James G: Get Out

Paul Whyte

Duluth hip-hop performer James G (aka James Geisler) has been at it with DIY recordings and shows for a few years now. To get the feel for how much material he’s put out, simply check out his Soundcloud page. His latest album titled “Get Out” will be released Friday, November 17.
The new album is fairly minimalistic and laid back as far as the beats and lyric delivery go. This is an album that follows simple effectiveness over tons of overproduced studio tricks and guest rappers. While the album as a whole has a rather humble approach, it’s really the smooth and intimate verses rapped by James G that stand out.

The album starts out with the track “I Guess I’m Growing Up.” If you like your rap with a lot of attitude and ego, then this might fall short for you. James G goes straight into some meaningful personal reflection. “It’s tough, but I can focus on the human condition, try to spend my time focused on how I am living, nothing’s forgiven, time ain’t a given,” goes the last line of the song. James G goes back and forth between singing and rapping in a lot of the songs. The backing beat and instruments are very cut down to just a modest synth piano playing a simple melody, some synth strings, and some drum and bass.

The use of piano and synth sounds continue with the track “Autopilot.” This is probably one of the most chill hip-hop albums I’ve heard in awhile. The tempos are often slow, and allow the lyrics to drive the songs themselves.
If there’s one song I really didn’t care for on the album, it’s “Bounce and Sway.” It just gets pretty repetitive with the line “Bounce and Sway” over and over again. It’s kind of the way I feel about the Snoop Dogg song “Drop It Like It’s Hot.” I wouldn’t be surprised if some people find this to be the best song on the album, but I started just skipping over it while listening through these tracks.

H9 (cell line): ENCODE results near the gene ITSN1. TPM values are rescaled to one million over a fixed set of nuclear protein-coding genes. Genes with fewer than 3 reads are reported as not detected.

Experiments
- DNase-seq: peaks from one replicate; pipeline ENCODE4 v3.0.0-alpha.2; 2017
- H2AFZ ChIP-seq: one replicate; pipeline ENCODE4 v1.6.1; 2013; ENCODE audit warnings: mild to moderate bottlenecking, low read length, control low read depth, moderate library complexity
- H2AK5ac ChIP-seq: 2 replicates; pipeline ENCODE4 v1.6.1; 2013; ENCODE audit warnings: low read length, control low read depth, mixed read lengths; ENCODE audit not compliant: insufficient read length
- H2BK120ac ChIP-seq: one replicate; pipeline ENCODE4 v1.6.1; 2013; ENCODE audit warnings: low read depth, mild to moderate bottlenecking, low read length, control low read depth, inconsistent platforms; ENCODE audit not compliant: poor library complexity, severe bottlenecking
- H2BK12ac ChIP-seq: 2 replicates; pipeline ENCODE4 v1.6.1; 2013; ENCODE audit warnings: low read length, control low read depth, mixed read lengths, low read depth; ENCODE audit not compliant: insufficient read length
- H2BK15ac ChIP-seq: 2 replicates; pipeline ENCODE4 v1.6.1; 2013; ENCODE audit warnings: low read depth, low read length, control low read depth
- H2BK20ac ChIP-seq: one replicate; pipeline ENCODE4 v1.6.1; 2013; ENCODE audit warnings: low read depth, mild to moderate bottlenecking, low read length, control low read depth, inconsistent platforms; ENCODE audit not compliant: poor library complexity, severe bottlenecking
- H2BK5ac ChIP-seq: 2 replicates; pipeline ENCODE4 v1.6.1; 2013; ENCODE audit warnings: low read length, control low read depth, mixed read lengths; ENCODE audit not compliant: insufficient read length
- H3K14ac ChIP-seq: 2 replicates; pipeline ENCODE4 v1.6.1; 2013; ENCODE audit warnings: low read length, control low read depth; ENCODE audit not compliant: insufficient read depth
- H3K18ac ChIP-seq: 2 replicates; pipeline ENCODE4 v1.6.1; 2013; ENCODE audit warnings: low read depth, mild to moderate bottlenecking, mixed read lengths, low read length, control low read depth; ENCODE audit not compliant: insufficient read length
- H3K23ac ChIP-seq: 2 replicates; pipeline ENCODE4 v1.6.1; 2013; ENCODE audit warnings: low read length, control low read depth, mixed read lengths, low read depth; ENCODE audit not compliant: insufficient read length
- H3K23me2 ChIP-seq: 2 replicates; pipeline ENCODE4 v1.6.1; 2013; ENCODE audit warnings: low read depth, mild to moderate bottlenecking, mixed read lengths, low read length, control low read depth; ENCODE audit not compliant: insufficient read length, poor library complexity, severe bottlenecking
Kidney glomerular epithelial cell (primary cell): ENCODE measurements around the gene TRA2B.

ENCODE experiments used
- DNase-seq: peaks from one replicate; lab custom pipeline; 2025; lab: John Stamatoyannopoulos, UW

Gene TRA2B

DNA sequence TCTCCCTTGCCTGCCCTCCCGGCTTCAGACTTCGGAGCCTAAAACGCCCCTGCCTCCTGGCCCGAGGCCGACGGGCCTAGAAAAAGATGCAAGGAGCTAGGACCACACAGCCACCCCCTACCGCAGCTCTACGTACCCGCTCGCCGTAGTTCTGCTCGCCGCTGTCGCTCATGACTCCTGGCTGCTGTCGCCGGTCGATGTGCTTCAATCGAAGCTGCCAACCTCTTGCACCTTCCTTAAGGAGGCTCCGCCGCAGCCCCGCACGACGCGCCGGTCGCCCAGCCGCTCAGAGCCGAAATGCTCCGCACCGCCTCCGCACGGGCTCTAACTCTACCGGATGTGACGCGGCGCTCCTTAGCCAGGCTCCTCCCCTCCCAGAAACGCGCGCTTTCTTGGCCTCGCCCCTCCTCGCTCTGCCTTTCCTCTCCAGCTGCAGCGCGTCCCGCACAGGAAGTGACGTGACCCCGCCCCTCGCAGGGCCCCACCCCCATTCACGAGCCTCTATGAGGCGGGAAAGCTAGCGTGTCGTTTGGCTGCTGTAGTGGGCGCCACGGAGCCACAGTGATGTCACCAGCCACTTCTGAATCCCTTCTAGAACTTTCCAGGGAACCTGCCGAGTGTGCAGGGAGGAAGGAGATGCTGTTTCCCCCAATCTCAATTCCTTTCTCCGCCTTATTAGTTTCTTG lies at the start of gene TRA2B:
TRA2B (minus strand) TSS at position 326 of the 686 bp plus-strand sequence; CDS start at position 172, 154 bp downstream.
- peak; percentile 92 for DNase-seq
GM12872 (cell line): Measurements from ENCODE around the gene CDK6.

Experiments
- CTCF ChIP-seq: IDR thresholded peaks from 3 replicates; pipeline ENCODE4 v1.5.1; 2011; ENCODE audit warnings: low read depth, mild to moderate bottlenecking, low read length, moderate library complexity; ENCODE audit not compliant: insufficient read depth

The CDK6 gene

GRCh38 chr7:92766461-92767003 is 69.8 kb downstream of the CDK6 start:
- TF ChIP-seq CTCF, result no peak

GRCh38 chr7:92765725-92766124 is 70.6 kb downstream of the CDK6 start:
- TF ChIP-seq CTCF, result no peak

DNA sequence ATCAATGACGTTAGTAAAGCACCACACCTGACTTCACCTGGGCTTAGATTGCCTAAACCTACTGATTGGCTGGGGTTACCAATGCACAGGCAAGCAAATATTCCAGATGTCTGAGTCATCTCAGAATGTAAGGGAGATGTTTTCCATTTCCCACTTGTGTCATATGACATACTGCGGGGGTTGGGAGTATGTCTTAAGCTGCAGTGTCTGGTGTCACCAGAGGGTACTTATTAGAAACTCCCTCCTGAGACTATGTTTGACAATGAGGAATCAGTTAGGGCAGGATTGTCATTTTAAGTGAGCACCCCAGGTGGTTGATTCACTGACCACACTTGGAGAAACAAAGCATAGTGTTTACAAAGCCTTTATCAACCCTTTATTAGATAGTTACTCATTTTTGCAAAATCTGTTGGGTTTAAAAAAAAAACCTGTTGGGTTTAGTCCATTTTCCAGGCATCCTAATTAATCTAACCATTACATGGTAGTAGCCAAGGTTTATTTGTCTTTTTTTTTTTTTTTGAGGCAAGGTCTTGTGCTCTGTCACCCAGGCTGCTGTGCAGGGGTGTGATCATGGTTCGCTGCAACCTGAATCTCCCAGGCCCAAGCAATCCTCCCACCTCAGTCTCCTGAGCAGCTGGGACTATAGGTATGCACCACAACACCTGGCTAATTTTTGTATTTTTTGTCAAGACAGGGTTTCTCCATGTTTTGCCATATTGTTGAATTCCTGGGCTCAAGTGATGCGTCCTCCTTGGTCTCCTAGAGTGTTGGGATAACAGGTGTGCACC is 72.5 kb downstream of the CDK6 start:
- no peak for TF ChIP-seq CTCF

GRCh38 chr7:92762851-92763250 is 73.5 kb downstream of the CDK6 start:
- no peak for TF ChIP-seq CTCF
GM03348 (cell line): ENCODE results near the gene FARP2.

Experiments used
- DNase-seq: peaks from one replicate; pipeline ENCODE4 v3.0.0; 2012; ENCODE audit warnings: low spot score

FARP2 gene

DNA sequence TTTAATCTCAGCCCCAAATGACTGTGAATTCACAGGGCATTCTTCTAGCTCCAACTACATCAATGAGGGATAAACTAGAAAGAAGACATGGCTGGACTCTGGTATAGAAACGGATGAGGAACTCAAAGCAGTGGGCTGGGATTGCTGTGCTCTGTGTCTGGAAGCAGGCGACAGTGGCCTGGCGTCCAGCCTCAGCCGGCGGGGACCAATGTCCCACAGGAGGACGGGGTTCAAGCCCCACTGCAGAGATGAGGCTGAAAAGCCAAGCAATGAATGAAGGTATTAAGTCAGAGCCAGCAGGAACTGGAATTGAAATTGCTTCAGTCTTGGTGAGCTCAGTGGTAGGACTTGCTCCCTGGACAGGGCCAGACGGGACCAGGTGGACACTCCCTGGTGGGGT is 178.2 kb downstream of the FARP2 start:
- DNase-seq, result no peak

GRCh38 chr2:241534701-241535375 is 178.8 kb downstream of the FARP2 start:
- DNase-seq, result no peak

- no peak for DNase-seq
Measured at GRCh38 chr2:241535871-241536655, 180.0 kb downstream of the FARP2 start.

I guess since I went and said the song I liked the least, I should at least mention my favorite track off the album. That would be the track “Go Outside.” I’m not sure how one makes a meek club track, but this somehow fits that description. Instrumentally this album really relies on just simple and calm synth parts which highlight the lyrical content. For the most part, the lyrics are honest and meaningful. “Get Out” really isn’t about trying to prove anything, it rather stays calm and confident with smooth lyrical style delivered for the sake of being true over something contrived.



Paul Whyte

A South Shore native and University of Wisconsin-Superior journalism graduate. Lifelong musician, and former open mic host. Passionate about the music scene and politics.

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